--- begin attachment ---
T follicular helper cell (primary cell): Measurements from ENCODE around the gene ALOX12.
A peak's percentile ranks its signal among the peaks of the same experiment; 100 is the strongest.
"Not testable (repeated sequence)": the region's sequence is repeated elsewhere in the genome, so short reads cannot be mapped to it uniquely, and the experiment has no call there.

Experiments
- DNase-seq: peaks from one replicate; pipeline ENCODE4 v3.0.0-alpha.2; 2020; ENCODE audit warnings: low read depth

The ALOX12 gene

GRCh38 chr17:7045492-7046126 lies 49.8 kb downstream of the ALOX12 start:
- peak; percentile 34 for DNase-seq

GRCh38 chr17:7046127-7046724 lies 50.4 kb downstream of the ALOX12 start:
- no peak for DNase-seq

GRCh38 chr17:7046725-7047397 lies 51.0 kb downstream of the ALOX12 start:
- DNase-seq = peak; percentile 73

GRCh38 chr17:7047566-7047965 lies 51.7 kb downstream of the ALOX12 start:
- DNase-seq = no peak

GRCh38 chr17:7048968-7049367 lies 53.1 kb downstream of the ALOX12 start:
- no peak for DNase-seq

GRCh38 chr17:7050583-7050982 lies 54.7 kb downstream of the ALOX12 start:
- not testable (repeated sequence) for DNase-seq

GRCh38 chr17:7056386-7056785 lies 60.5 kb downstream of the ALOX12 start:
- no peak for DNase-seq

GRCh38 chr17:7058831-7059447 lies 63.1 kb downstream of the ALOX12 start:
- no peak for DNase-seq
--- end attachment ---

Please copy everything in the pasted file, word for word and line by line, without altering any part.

T follicular helper cell (primary cell): Measurements from ENCODE around the gene ALOX12.
A peak's percentile ranks its signal among the peaks of the same experiment; 100 is the strongest.
"Not testable (repeated sequence)": the region's sequence is repeated elsewhere in the genome, so short reads cannot be mapped to it uniquely, and the experiment has no call there.

Experiments
- DNase-seq: peaks from one replicate; pipeline ENCODE4 v3.0.0-alpha.2; 2020; ENCODE audit warnings: low read depth

The ALOX12 gene

GRCh38 chr17:7045492-7046126 lies 49.8 kb downstream of the ALOX12 start:
- peak; percentile 34 for DNase-seq

GRCh38 chr17:7046127-7046724 lies 50.4 kb downstream of the ALOX12 start:
- no peak for DNase-seq

GRCh38 chr17:7046725-7047397 lies 51.0 kb downstream of the ALOX12 start:
- DNase-seq = peak; percentile 73

GRCh38 chr17:7047566-7047965 lies 51.7 kb downstream of the ALOX12 start:
- DNase-seq = no peak

GRCh38 chr17:7048968-7049367 lies 53.1 kb downstream of the ALOX12 start:
- no peak for DNase-seq

GRCh38 chr17:7050583-7050982 lies 54.7 kb downstream of the ALOX12 start:
- not testable (repeated sequence) for DNase-seq

GRCh38 chr17:7056386-7056785 lies 60.5 kb downstream of the ALOX12 start:
- no peak for DNase-seq

GRCh38 chr17:7058831-7059447 lies 63.1 kb downstream of the ALOX12 start:
- no peak for DNase-seq